Robin Watkins + Nina Canell
Robin Watkins + Nina Canell
Nina Canell, age 29, and Robin Watkins, age 28, started collaborating on artworks after Watkins made a record of glitchy acoustic pop and cloudy electronics (The New Heat/Obscured by Light, 2005) inspired by one of Canell's assemblages. The first work the couple made together, Dawn Chorus (2005) is a sound piece–cumsculpture featuring their voices emanating individually from nine antiquated cassette recorders, wafting in and out of phase à la Steve Reich's tape compositions. Subsequent joint productions have frequently apostrophized what Canell calls "staying true to the overlapping nature of creativity." That is, although Canell is ostensibly a sculptor and Watkins a musician, the two (who live together) mutually inform each other's work to the point where such definitions become moot. But if ideas aren't easily attributed when arising out of lives spent, as Canell puts it, "immersed in shared dialogue and communal wool-gathering," such fuzziness is here leveraged in a practice broadly devoted to intangibility and drift.
Indeed, Canell and Watkins's individual outputs are also garlanded with overlaps. Solo, Canell chips away at objecthood's givens, often deploying sound: "a wonderfully elusive sculptural material," she says. Accumulus (8152 Volt) (2008), shown in Manifesta 7 and the latest of her "Heat Sculptures," is half sculpture, half improvising mechanical instrument. A floorbound miscellany of unlovely buckets and pots bubbling with perpetually condensing liquid, the work's rising steam is as much a formal element as the array's percussive rattle and fizz. Watkins, meanwhile, says he works "more or less always collaboratively," not only in music, but also films, sculptural assemblages, and books, often with the New Zealand musician and sculptor Torben Tilly.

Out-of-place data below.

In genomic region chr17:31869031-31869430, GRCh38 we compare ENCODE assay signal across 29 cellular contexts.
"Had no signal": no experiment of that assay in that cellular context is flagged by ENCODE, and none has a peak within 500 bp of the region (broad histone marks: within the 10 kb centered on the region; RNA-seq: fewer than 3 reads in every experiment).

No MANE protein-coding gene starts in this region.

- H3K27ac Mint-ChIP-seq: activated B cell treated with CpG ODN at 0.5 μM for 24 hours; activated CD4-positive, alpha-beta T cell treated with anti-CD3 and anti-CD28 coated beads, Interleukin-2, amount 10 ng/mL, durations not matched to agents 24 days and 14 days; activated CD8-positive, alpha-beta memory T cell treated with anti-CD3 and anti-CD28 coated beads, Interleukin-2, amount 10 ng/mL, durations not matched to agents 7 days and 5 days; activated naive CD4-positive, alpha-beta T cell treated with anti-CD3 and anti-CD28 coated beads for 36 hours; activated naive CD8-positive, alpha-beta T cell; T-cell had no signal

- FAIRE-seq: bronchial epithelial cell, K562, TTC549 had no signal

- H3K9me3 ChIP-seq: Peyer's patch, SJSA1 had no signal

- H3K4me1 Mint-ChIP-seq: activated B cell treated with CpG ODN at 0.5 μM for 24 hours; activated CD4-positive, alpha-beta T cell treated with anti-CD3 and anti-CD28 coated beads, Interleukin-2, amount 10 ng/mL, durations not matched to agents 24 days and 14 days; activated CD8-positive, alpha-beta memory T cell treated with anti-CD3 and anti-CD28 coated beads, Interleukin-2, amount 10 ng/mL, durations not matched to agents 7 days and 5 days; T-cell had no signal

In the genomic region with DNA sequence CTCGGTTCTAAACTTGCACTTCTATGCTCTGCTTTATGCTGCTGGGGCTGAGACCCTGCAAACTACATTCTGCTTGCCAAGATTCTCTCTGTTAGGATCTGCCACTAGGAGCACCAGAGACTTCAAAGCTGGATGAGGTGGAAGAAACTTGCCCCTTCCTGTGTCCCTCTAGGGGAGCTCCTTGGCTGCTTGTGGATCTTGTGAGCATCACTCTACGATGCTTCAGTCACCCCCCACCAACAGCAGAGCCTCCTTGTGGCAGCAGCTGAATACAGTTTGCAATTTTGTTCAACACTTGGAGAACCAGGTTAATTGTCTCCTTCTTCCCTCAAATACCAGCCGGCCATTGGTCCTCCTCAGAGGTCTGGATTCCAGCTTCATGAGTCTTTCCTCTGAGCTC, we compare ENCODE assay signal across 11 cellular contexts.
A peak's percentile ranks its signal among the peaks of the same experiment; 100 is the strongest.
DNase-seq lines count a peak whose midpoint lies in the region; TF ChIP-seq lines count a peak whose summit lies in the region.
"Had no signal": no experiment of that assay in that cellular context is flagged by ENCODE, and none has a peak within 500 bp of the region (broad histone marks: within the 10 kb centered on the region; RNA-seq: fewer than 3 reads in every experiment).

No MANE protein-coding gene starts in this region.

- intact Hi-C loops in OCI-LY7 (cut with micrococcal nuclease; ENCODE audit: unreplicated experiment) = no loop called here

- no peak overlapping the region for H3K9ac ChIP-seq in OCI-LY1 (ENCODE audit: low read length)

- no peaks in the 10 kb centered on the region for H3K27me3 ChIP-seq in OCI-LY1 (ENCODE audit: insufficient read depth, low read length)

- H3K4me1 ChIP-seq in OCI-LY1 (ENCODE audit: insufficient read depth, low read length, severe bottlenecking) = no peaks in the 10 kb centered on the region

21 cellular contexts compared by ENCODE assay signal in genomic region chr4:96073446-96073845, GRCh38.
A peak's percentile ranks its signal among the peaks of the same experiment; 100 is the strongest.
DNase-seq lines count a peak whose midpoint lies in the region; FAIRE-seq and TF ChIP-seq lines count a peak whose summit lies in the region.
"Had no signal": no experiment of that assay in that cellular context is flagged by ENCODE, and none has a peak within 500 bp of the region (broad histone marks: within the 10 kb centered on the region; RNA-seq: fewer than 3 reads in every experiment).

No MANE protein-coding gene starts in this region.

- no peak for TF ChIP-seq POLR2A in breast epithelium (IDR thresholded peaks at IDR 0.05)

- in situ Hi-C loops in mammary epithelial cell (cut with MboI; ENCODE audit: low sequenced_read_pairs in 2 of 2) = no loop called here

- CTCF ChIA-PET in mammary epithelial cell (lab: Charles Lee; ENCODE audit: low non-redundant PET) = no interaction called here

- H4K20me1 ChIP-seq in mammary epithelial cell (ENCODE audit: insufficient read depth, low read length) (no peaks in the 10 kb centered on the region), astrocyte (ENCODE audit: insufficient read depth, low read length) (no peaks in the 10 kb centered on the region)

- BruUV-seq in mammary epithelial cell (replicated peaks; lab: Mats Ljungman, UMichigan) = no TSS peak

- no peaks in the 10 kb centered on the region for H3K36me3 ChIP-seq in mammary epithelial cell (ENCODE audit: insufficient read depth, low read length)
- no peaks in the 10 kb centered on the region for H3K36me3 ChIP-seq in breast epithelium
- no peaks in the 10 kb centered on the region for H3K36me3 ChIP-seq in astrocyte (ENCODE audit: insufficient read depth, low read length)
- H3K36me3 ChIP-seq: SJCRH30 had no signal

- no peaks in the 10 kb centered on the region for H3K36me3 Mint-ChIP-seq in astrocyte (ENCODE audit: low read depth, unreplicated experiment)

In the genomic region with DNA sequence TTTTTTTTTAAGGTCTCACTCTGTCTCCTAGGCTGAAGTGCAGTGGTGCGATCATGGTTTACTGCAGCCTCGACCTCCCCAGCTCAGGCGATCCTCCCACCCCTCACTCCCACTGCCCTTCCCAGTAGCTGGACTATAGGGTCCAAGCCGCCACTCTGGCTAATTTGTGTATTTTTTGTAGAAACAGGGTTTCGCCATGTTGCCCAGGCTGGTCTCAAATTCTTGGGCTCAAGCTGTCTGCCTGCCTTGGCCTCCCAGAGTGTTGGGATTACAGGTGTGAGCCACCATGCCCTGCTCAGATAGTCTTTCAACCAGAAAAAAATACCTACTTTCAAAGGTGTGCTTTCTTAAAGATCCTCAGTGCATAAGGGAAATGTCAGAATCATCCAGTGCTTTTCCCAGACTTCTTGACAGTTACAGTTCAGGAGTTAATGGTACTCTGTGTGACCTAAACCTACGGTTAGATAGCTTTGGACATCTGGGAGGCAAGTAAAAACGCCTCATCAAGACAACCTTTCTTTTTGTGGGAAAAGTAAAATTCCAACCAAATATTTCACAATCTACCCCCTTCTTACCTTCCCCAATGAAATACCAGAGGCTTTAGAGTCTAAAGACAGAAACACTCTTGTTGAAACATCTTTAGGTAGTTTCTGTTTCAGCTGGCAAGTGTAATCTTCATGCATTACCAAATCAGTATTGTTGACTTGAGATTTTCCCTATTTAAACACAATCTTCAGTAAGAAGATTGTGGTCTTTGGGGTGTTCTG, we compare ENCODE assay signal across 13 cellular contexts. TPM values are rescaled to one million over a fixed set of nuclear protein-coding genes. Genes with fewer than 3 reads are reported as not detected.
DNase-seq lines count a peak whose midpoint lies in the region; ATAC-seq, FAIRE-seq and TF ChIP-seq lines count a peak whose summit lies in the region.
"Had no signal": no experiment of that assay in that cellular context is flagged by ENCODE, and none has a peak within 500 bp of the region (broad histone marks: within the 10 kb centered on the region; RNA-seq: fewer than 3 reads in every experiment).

When Canell and Watkins (both Swedish-born, lengthily Ireland-based, and currently stationed in Lower Manhattan) join forces, the experience is one of scrambling for purchase before surrendering to wholesale slippage. Their recent exhibition at London's ICA juxtaposed, in one darkened quadrant, Heat Sculpture (2007) — a nondescript twig nestled in neon coils, lashed with cables — and Digging a Hole (2008), a torpid film of a man breaking earth in bumpy bogland. There goes sculpture, or the boundaries thereof, swelling into a confluence of ungraspable light and unloved object. There go the sureties of authorship, given that the sculpture looks like Canell's handiwork and the filmmaker is anyone's guess. And there — the oceanic outcome of a practice that machinates continuously, as Canell puts it, "to question the reliability and fixity of physical form" — goes the ground beneath our feet.
"Robin Watkins + Nina Canell" originally appeared in the December 2008 / January 2009 issue of Modern Painters. For a complete list of articles from this issue available on ARTINFO, see Modern Painters' December 2008 / January 2009 Table of Contents.